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Trying to work out if I have the right tire size on my road bike

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Trying to work out if I have the right tire size on my road bike

Old 01-31-13, 07:24 AM
  #1  
SamSam
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Trying to work out if I have the right tire size on my road bike

Hi all, I have a very basic question about tire sizes.

I got a second-hand bike, and the size printed on the tire walls is 700 x 28C. When I got a flat after several months of riding, I went and bought a couple boxes of tubes, asking for "700 by 28", and was given 'Specialized 700x20/28 -- 27x3/4" - 1 1/8"' tubes. Since the numbers "700" and "28" were there I figured these were fine.

However, both tubes blew in short order. After the first one popped a day after putting it on, I was extremely careful in checking for debris in the tires or spokes poking through, and found nothing (I generally don't have a problem fixing flats). When the second one popped after another day, I wanted to make sure I was using the right sized tubes.

I checked the wheel itself, and it had a sticker on it saying 700C x 18C/23C. This was surprising, since it seems different from the tire sizes, but the tires have been on since I got the bike and I didn't have any problems for several months.

So now I have:
Wheel: 700C x 18C/23C
Tire: 700 x 28C
Tube: 700x20/28

Are all of these matching up right, or do I have mis-matched sizes?
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Old 01-31-13, 07:36 AM
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In order for a blowout to occur the tube must escape from the tire. It it simply never caused by a puncture, but rather by a tire defect or poor mounting procedure. Any 700c tire will technically fit a 700c rim but there are recommended ranges for a given width of rim. Check the information and chart on Sheldon's site: https://sheldonbrown.com/tire-sizing.html. The rim width must be measured on the inside. that will tell you what tire width is recommended.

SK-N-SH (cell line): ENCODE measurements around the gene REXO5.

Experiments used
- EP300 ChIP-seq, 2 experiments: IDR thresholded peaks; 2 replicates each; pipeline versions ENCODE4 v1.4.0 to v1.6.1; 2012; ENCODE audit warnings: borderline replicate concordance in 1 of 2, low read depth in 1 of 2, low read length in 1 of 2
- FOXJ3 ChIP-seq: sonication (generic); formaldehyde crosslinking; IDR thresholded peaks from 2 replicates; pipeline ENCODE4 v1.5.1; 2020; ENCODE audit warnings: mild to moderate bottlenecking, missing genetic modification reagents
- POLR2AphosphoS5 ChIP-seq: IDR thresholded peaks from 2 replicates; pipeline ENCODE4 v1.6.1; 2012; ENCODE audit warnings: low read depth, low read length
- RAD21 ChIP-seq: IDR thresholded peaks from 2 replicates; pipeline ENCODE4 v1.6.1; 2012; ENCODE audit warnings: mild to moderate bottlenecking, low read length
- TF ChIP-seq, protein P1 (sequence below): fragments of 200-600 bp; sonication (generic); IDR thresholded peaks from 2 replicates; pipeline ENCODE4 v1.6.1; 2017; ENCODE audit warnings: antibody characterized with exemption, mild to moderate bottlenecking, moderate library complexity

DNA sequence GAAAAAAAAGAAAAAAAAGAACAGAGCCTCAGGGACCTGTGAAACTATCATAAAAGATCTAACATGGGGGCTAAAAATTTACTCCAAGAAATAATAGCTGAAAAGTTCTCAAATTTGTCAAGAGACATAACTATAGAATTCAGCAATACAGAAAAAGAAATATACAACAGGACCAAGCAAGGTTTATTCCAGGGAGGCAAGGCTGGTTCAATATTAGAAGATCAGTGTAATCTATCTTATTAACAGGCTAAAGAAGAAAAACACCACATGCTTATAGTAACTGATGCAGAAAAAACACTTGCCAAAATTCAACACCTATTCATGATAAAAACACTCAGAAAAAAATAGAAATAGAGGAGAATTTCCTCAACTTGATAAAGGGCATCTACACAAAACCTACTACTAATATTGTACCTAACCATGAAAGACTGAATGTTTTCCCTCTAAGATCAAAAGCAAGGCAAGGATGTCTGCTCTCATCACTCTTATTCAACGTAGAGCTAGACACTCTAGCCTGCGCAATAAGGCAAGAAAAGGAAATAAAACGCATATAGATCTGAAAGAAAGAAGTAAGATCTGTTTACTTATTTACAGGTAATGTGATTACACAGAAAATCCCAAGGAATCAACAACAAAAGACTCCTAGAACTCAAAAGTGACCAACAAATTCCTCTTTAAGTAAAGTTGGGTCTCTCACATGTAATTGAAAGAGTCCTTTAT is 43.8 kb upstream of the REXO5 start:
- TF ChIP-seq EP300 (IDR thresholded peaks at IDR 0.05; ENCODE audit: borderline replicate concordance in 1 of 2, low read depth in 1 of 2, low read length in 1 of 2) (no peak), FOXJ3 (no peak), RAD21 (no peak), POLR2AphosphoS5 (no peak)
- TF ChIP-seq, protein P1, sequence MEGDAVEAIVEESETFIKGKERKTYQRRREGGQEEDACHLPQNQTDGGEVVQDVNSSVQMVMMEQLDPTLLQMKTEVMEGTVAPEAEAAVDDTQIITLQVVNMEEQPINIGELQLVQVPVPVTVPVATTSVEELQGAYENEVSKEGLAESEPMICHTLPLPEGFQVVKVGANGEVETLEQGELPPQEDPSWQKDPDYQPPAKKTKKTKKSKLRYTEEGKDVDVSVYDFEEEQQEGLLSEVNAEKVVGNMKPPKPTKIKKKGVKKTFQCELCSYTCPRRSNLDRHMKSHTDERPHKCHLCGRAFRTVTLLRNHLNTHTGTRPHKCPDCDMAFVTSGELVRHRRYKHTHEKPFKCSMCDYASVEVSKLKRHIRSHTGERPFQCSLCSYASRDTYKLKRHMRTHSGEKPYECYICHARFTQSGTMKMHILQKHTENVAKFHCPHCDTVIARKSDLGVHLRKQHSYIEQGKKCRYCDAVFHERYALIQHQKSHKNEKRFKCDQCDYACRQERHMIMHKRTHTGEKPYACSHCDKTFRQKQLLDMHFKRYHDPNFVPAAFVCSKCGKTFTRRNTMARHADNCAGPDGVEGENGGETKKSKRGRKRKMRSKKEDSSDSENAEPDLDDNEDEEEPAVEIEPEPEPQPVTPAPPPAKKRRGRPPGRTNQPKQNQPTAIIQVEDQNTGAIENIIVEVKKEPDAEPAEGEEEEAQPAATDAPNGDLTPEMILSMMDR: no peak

Your tube is fine even if you go to a narrower tire. If the tube were listed as 28-32c and you went narrower it would be more difficult to mount without creases, and if you had a much bigger tire the tube would be thinner when inflated.

The most likely problem is your mounting technique. Just Google "install bicycle tube" to see lots of suggestions - I'm not going to write it out here and have not yet made my video on tire installation - soon though, I hope.
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Old 01-31-13, 08:15 AM
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Flats that soon are often caused by improper mounting. You may have caught the tube under the tire bead or weakened it when you put it on, especially if you used levers. Always use you hands with putting a new tube/tire on and check to see the tube is completely inside the tire all the way around before inflating. Adding a few lbs of air to the tube helps.
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Old 01-31-13, 08:32 AM
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cny-bikeman is correct, punctures cause a relatively slow loss of air unless the tire and tube are badly and obviously slashed. "Blowouts" or tubes "popping" suddenly are the result of the tire escaping over the edge of the rim.

The most common cause is catching part of the tube between the rim's inside wall and the tire bead when installing the tire. After you install the tube and tire go completely around both sides of the rim to be sure none of the tube is visable outside the tire's bead.

A second cause is older rims that lack the "hook bead" of newer rims. The hook bead acts to retain the tire under high pressure and if a rim lacks them, pressures above about 80 psi can cause the tire to be pushed off the rim. Hook bead rims became very common in the 1980's so if your bike is older than that your rims may not have the hook.
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Old 01-31-13, 08:36 AM
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Also make sure that both rim bands are in good shape and properly positioned. This would be especially important if you bike has "deep V" type rims that have "recessed" spoke nipples.

While you're at it, make sure that you're running the recommended tire pressures (as specified on the tire).
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Old 01-31-13, 08:43 AM